INVESTIGATING the measurement of feed efficiency in sheep was the main focus of a recent open day held at the SRUC Kirkton and Auchtertyre research farms, near Crianlarich.

The hill farm unit, that was established 50 years ago, works with many different technologies, looking at how they can benefit the wider agricultural industry, battling some of the challenges that farmers and crofters face in this current climate.

One aspect being looked at is the potential benefits of recording feed intake in sheep flocks in a bid to help reduce greenhouse gases, use less resources to produce meat and, in turn, to help make farms more profitable.

A sheep feed intake recording system has been fitted at Kirkton and is housed in one of the farms' existing sheds, with 16 forage bins and water drinkers fitted along existing feed barriers.

The lambs in the study are being fed concentrate finishing pellets and grass nuts and EID readers catch them as they go in and out of troughs, saving the data relating to what each individual animal consumes.

A control trailer sits at the end of the shed, where data from the feeders and troughs can be seen and downloaded. This can be done remotely if the system is on wifi. The entire set up is portable and can be moved between farms.

Dr Mark Young, from the Centre for Innovation Excellence in Livestock, explained: "Research is where you turn cash into knowledge and innovation is where you turn knowledge into cash, so looking into everyday things like sheep feeding is a massively important area of investigation for the farming world.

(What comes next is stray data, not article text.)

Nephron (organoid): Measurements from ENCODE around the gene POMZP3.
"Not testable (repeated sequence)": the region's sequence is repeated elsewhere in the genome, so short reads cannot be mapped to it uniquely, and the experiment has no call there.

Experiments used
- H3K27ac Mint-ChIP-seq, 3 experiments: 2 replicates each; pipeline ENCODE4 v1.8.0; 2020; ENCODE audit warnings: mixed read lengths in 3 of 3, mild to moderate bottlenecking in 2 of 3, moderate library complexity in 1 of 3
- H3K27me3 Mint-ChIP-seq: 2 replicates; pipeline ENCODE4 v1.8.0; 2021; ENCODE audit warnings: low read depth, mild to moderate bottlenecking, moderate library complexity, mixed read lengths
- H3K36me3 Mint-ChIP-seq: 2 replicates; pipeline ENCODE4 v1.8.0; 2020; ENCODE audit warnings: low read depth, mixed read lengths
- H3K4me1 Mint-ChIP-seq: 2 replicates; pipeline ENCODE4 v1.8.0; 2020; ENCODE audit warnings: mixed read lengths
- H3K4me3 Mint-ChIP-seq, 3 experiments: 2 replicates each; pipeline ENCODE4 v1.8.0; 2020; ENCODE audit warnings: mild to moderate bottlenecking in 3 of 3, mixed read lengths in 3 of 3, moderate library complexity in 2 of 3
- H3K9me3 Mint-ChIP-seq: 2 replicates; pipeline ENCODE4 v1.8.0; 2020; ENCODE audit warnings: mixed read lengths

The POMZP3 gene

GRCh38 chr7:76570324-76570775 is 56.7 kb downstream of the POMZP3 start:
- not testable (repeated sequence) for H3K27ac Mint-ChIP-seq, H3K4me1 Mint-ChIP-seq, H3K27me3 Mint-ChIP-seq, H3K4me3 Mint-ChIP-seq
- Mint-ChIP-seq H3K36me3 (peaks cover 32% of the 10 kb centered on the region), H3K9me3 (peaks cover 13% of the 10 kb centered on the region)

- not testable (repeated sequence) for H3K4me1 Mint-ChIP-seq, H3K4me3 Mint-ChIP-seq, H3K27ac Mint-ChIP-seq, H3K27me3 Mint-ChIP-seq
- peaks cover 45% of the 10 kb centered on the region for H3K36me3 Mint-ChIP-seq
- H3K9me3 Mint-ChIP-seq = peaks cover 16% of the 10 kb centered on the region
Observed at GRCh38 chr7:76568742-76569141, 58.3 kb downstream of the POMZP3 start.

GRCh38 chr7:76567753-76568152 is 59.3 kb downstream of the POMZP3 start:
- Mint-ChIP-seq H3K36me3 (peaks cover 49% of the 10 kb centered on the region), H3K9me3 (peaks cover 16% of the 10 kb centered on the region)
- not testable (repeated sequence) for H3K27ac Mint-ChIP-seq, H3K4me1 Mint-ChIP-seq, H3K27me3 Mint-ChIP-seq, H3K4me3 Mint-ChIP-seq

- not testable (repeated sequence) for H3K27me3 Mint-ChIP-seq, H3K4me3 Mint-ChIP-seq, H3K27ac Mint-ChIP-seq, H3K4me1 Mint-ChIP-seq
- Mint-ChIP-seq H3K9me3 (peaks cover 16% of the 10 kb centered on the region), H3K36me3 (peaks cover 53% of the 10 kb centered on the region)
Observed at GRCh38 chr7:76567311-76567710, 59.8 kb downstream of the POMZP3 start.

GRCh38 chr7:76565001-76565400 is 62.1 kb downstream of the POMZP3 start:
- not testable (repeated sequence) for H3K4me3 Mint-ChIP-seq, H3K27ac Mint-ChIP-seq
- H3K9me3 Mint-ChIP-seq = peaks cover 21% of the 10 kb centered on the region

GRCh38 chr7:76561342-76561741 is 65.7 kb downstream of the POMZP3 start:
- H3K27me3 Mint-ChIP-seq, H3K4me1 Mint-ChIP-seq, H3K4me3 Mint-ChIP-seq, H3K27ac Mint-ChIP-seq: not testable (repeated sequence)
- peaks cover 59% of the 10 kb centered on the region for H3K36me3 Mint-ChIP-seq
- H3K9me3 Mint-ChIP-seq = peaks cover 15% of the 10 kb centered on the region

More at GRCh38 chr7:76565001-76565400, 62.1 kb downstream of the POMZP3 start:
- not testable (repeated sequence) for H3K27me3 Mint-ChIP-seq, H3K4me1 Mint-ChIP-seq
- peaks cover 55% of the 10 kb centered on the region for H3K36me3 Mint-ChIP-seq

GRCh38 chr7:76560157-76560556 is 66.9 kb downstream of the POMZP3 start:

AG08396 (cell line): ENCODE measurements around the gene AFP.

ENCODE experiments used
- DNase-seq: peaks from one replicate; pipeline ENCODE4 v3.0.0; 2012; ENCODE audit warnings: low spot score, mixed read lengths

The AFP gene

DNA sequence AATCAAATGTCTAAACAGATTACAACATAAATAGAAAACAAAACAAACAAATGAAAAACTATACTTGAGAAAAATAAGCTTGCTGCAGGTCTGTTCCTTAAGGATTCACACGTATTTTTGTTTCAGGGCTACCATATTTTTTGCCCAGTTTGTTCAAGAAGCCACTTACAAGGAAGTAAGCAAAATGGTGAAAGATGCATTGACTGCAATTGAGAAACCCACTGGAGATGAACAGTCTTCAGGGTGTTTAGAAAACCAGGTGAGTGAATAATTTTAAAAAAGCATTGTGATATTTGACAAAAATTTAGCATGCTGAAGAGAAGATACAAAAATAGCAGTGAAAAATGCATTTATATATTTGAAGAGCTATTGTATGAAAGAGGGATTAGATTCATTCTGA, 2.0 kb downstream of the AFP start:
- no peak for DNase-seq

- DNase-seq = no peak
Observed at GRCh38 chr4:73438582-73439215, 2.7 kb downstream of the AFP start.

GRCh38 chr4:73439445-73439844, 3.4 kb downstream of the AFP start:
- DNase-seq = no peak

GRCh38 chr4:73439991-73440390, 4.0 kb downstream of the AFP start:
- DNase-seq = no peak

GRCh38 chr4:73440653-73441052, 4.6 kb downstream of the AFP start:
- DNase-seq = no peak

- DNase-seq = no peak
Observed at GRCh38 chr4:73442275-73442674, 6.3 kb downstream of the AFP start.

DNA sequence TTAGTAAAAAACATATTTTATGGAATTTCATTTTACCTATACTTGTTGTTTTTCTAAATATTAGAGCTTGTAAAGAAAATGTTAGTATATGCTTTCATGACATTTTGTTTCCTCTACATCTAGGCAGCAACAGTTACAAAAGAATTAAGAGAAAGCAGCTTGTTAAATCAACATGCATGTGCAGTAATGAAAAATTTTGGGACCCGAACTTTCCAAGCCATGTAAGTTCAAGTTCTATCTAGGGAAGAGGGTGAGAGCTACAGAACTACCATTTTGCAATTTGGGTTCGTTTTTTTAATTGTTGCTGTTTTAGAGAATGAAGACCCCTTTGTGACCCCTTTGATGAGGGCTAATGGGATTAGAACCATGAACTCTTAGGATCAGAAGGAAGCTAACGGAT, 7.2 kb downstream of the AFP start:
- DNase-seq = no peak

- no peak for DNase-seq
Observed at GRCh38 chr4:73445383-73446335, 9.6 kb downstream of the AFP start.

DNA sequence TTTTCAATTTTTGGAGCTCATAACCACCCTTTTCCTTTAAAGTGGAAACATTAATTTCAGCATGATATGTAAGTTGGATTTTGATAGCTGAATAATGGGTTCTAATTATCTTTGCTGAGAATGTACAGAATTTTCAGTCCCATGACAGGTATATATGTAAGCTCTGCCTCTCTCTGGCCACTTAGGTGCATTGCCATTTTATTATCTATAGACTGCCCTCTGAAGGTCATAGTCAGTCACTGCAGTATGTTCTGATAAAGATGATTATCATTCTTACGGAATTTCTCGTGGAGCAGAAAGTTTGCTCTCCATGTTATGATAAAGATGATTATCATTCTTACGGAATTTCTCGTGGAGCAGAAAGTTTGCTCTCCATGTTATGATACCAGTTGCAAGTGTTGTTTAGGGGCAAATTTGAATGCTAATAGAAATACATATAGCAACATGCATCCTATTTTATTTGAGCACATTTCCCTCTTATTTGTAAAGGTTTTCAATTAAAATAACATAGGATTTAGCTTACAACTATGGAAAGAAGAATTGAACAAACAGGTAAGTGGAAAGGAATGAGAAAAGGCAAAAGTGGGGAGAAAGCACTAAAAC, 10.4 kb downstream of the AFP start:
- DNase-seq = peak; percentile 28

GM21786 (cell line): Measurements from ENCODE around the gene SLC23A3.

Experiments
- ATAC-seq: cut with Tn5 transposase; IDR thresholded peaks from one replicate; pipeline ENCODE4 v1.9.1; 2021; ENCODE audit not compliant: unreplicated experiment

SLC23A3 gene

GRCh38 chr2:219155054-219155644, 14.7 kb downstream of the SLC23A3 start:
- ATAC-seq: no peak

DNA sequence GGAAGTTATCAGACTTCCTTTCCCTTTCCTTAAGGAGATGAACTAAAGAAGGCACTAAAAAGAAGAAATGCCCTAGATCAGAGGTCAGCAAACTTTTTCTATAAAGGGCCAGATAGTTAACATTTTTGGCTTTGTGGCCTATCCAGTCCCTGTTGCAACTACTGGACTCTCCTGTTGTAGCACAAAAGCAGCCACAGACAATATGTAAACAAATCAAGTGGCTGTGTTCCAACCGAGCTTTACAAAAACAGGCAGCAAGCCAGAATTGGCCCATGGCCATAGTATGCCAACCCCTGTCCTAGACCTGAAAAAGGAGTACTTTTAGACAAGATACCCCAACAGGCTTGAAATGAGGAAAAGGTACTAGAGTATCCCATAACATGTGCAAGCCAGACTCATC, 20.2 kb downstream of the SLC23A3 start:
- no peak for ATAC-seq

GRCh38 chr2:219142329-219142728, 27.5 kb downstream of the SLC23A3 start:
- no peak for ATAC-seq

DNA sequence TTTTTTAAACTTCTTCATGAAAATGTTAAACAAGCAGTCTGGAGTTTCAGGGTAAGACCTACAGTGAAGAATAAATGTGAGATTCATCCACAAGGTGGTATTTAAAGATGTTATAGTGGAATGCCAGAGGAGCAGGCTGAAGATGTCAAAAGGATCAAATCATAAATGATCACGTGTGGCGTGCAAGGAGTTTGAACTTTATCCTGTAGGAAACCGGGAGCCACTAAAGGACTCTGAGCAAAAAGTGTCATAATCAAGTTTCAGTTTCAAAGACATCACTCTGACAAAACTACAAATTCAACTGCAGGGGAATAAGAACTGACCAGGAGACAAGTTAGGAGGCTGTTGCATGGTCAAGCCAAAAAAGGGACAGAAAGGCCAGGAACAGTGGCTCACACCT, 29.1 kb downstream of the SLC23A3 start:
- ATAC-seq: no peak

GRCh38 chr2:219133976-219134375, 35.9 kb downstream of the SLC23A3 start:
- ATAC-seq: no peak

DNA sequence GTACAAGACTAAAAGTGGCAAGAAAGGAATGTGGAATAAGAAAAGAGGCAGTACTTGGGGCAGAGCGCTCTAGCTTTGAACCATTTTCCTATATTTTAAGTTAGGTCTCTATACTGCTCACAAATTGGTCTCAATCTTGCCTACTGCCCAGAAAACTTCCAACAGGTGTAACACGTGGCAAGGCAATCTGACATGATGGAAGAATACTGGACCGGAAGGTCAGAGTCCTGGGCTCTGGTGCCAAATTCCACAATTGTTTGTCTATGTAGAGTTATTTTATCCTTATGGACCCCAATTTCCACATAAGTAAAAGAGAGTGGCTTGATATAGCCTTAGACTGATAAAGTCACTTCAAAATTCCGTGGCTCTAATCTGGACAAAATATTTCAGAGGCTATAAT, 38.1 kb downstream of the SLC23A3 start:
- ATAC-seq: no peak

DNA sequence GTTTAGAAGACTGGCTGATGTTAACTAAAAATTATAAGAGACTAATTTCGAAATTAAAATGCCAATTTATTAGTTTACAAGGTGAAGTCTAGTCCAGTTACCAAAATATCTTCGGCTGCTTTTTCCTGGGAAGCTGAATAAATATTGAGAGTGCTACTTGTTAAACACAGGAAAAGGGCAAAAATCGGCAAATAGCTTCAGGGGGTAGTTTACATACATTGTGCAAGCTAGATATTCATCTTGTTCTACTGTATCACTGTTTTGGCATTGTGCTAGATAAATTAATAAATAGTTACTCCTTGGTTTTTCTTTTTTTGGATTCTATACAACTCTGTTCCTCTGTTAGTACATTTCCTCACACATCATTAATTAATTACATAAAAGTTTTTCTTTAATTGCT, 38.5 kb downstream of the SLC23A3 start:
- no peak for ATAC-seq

"The hope is that this technology will help us look at feeding animals more efficiently. Up until this point, a lot of research on this topic has been done on the feeding of cattle, so starting to look more at sheep feeding is a really exciting, interesting aspect of the process."

He continued: "One aspect that we are especially interested in is how feed intake in sheep could effect their body composition."

The system at Kirkton can be programmed so that only certain animals are allowed in certain feeders, with 120 lambs subjects of the current study. The two water feeders enclose the sheep and also heat the water to save issues in the winter. Three webcams in the shed also monitor animal behaviour.

Dr Nicola Lambe, who specialises in sheep breeding research within SRUC is currently involved in projects concerned with increasing the economic viability and product quality of sheep and beef production systems, whilst minimising the negative environmental impacts of such systems. Discussing the work at Kirkton, she said: "We got funding for the feed intake recording equipment in 2016 and we looked at many different options when it came to systems that measured sheep feed intake.

"We eventually settled on a unit similar to one we had seen in Norway. We wanted something portable and the system we have can be moved from one site to another. The main thing it does well is give us information and data with regards to the finishing of lambs, which is something that all sheep farmers look at, so it is hugely applicable and relevant across the industry.

"It also gives us a level of bio-control that we need to ensure that our study works well in the type of sheep breeding system we have at Kirkton."

Dr Lambe continued: "The benefits of measuring sheep feed intake are so important. Overall, sheep produce meat from marginal land and in most cases require supplementary feed. Approximately 60% of the variable costs involved in rearing sheep go towards feed and forage. Increased feed efficiency could reduce costs and increase output, two very important elements.

"As things stand, we have a lot of information on sheep outputs, but not a lot on inputs – especially when it comes to feed, and especially in grass-based systems. We want to increase our knowledge of sheep in this area, as we have already done with cattle and pigs.

"The potential exists to record feed efficiency in sheep and the research required is very relevant in the United Kingdom and the sheep breeds and systems we employ, we just need industry collaboration on the subject."